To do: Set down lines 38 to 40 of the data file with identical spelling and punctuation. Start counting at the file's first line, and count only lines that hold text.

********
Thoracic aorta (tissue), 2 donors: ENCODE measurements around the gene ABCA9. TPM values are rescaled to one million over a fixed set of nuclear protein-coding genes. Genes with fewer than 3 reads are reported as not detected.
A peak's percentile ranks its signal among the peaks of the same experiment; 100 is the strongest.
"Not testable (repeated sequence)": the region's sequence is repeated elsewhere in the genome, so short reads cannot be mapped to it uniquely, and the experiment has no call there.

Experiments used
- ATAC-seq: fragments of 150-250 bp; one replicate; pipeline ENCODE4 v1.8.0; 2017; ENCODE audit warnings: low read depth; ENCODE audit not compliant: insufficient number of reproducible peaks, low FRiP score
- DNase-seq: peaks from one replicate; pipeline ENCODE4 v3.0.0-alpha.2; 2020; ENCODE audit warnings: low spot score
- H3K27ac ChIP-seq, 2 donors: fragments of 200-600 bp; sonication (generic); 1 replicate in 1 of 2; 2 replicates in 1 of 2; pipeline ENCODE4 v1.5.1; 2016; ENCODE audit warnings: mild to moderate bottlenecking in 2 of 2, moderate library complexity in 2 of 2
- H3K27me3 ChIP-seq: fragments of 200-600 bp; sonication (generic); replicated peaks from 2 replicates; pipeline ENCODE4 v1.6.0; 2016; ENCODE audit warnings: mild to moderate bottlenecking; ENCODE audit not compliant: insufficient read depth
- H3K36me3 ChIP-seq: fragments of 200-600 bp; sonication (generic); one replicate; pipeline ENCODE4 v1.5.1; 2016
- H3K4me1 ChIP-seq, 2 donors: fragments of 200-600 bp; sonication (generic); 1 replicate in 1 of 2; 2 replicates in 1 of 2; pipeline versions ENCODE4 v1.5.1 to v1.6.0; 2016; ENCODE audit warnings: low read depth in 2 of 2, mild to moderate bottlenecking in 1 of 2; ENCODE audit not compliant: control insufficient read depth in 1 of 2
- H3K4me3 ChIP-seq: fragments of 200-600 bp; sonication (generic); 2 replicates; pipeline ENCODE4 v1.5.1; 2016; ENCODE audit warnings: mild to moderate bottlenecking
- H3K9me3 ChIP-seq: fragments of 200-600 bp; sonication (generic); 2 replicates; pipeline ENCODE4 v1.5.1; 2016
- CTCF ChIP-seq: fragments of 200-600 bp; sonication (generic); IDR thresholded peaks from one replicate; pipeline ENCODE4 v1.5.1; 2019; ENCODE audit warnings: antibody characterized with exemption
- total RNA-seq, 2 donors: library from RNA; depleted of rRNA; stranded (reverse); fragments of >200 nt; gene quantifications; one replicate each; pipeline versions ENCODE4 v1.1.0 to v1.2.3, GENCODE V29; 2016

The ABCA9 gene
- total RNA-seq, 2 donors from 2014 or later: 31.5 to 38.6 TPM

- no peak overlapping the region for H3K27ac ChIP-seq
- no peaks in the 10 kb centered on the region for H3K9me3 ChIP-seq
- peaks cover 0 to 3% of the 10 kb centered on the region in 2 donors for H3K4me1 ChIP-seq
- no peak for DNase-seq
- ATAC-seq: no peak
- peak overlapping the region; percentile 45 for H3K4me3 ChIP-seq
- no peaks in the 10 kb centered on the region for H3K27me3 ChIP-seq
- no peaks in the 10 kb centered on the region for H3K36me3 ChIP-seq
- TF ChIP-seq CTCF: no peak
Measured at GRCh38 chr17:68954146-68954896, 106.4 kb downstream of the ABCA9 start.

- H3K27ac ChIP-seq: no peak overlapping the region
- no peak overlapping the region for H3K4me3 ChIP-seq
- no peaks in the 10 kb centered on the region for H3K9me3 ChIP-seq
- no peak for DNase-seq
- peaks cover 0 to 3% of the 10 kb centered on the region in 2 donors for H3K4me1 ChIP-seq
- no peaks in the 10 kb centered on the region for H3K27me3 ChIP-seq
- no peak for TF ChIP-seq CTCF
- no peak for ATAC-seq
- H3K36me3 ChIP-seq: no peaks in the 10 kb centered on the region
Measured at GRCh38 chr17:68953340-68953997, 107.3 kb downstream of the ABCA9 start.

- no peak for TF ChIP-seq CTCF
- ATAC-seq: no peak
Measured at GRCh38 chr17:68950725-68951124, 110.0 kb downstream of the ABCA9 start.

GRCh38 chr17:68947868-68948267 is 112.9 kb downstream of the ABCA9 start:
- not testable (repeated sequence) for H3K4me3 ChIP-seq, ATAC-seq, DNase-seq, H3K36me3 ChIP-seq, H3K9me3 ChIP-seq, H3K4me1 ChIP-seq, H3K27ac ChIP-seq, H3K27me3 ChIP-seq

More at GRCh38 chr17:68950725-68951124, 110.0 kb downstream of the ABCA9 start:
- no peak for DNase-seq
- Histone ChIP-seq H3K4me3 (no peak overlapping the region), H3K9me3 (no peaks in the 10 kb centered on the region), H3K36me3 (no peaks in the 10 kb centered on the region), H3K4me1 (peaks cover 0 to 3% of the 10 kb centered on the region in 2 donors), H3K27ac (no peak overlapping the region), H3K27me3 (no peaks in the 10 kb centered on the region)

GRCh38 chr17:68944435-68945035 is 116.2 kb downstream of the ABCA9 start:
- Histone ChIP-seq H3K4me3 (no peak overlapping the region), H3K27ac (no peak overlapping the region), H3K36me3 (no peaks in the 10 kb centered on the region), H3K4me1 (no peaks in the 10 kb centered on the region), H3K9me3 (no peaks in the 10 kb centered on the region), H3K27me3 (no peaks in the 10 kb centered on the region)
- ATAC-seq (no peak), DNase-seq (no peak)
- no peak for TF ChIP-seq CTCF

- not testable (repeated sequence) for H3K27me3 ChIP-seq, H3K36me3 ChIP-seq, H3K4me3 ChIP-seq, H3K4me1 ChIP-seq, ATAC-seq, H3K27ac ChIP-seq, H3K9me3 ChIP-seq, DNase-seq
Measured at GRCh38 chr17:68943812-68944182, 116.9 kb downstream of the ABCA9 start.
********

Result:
- ATAC-seq: no peak
Measured at GRCh38 chr17:68950725-68951124, 110.0 kb downstream of the ABCA9 start.

GRCh38 chr17:68947868-68948267 is 112.9 kb downstream of the ABCA9 start: